This humanising of the taciturn Gosling is beautifully photographed and reminiscent of Fish Tank in its finding of pastoral in an urban landscape. Mulligan is an empathetic presence while Brooks excels at using his nice-guy persona to complicate our attitudes to his mobster. The introduction of the plot, rather than turning this film into 1978’s sublime The Driver, merely scuppers things. The Obstacle Carey’s husband returns from jail owing protection money so our hero decides to help him and a cameoing Christina Hendricks out on a low-risk heist, which goes disastrously wrong. Brooks’ in-camera mission statement, “I used to produce movies in the 80s. Action, arty stuff. The critics liked them, called them European. I thought they were shit”, then kicks in. Director Nicolas Winding Refn uses music, a car-crash, and surf rolling into a deserted beach at night to incredibly foreboding effect in staging one murder, but mostly his use of violence is both unnecessary and excessive.

Do you want to see a woman’s head get blown apart by a shotgun blast in slow motion, a man have his hand smashed repeatedly with a hammer, a man have a fork thrust in his eyeball to distract him while his assailant searches for a cleaver to plunge repeatedly into his neck and chest, a man have his arm slit open by a cut-throat razor, or a man have his head kicked in until he’s quite dead and then kicked some more until bone-dust rises up into the camera? Well if you don’t then you should leave half-way thru Drive. Gosling is charismatic in his Eastwoodian role, and you can see why he personally chose Refn as director, but this is less an existentialist thriller and more just humourless grindhouse masquerading as arthouse.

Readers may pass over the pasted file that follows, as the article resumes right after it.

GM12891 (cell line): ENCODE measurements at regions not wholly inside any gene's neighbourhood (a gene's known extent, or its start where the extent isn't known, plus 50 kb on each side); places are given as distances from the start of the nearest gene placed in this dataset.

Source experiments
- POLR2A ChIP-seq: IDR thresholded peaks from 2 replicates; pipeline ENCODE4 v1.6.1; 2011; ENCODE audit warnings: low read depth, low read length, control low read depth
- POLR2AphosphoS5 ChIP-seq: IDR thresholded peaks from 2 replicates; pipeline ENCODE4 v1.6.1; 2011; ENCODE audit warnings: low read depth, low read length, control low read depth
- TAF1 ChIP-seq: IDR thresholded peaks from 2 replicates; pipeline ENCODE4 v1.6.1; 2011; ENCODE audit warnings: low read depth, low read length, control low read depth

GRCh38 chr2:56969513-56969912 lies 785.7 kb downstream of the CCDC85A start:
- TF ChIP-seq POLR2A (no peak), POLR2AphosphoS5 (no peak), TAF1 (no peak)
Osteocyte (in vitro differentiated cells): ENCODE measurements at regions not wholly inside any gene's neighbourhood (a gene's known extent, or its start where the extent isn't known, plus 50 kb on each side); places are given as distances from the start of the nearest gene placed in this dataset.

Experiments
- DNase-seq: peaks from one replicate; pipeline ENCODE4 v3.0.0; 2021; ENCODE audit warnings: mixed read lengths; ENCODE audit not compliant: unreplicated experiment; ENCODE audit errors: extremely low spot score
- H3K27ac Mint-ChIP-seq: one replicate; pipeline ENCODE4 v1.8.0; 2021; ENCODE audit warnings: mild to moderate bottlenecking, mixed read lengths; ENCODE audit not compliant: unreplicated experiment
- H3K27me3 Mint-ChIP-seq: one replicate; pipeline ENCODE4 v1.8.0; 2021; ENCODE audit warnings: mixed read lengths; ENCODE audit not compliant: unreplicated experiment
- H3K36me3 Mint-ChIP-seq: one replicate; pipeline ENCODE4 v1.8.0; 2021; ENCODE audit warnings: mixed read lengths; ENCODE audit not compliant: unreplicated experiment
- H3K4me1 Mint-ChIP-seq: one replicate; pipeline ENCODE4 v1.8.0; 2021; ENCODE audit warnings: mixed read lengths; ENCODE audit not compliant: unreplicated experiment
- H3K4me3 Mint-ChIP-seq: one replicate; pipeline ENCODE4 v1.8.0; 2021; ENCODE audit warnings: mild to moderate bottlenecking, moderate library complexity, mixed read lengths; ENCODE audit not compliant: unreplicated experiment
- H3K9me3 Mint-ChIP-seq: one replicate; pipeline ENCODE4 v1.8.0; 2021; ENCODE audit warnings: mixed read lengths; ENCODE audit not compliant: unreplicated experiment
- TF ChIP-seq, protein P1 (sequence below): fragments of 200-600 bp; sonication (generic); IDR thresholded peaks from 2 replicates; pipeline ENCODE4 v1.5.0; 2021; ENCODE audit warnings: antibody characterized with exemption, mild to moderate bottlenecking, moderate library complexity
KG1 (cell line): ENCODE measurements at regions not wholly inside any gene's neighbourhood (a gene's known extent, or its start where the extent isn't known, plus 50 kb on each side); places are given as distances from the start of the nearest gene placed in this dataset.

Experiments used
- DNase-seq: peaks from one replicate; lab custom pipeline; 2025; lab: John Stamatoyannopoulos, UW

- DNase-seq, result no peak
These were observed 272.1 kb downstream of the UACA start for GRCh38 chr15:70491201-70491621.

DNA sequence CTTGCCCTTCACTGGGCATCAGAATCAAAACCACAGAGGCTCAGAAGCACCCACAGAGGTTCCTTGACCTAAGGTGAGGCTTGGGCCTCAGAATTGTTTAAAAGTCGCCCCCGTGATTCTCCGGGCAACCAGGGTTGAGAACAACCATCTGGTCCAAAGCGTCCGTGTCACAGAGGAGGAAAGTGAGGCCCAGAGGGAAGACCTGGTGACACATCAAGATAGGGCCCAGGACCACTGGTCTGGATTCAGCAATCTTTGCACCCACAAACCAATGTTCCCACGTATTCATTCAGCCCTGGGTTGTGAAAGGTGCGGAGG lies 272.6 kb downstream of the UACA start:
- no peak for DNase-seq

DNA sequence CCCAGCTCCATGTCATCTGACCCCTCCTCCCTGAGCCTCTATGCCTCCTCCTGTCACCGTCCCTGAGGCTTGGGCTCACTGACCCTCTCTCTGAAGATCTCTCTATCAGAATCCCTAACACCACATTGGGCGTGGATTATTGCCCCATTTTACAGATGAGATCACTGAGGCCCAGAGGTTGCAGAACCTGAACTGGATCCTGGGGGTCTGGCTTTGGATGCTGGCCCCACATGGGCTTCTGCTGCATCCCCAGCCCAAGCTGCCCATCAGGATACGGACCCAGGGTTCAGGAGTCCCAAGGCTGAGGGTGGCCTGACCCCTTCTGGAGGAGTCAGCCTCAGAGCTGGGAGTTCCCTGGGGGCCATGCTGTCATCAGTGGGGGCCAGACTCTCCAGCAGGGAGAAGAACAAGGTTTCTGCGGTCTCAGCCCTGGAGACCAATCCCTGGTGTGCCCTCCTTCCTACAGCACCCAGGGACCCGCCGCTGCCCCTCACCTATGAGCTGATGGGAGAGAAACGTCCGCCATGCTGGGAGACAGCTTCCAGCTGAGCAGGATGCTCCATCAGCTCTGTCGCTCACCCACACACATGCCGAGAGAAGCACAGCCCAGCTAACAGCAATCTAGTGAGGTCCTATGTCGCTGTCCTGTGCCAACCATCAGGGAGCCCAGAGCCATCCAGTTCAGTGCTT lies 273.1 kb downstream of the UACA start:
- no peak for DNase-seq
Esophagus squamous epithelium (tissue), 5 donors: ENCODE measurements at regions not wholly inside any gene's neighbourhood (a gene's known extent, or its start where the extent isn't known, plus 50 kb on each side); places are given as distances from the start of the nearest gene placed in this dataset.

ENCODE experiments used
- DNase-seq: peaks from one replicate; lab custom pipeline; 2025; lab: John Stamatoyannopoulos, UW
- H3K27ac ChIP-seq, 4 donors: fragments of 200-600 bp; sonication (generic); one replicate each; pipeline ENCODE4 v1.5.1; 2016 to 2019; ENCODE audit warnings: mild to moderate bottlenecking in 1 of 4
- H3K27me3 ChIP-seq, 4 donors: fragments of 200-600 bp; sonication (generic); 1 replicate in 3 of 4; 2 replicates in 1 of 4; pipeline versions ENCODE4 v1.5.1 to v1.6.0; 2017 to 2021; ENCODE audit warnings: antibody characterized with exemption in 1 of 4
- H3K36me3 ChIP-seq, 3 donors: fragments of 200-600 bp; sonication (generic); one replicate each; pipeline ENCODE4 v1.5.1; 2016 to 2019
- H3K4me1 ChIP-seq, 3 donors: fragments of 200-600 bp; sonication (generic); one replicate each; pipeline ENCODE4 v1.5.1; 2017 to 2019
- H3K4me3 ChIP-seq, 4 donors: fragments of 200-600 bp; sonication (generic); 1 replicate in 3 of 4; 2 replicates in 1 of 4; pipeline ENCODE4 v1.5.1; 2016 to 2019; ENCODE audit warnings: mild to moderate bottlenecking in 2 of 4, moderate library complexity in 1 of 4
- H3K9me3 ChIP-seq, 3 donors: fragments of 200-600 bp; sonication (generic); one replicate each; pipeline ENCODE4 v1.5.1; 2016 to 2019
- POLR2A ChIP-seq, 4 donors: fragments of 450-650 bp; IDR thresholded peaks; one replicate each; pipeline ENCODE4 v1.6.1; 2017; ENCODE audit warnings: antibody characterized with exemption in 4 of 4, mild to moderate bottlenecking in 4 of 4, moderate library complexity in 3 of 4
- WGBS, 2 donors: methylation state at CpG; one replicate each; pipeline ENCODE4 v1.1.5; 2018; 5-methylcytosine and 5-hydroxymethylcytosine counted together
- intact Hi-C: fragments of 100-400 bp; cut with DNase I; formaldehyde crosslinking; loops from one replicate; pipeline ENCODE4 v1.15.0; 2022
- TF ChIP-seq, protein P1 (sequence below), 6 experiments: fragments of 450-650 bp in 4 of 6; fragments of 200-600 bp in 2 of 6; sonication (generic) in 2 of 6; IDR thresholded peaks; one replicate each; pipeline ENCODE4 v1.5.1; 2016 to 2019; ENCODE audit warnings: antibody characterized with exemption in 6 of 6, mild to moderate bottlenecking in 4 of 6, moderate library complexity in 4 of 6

If you loved The Driver, you might like half of Drive

2/5

August 18, 2011

Medium’s Realism

Allison DuBois sees dead people. And yet despite the show’s high concept being supernatural in the extreme Medium has been one of the most realistic shows on TV…

When I trumpeted Medium in the University Observer in 2005 I noted that it derived its emotional impact from the way creator Glenn Gordon Caron and ace Dark Angel writer/producers Moira Kirland, Rene Echevarria, and later Robert Doherty, were able to weave together domestic dramas and bizarre visions in an utterly plausible fashion. The initial hook of the show was second-guessing how Patricia Arquette’s cryptic visions would help the police solve baffling crimes. But the real hook for long-term viewing was the emotional meat of the show. I dubbed it, despite my love of the Cohens in The OC, the only portrayal worth a damn on US TV of a normal married couple raising children, with the little triumphs and little pitfalls that go with the territory. When the two strands combined, as in the episode where the ghost of a serial killer from the 1880s stalked eldest daughter Ariel, the results were truly heart-stopping, not least because that episode played out in flashbacks that implied Allison had failed to prevent her murder – a point to be returned to later. Medium’s realistic family dynamic only became more impressive an achievement over time as the strain on Joe of handling his wife and daughter’s abilities began to show, and the daughters not only became more rebellious as they aged but also more susceptible to the Roland family gift/curse for picking up psychic flashes.

It may seem odd to characterise long-takes, a favourite trick of showy directors from Alfred Hitchcock to Alfonso Cuaron, as being realistic, but Medium has always used handheld cameras that, without descending into the shaky-cam madness of JJ Abrams or Paul Greengrass, add an air of rough immediacy to proceedings, and when these cameras, so often deployed by the last-named auteurs for rapidly edited shots, suddenly do long-takes it affords an almost theatrical intimacy; especially as these long-takes are quite often gruesome confessions by killers, plot revelations achieved by a simple shift of the frame to one side to reveal an obscured detail, or horrendous crimes being unnervingly observed with an unblinking eye.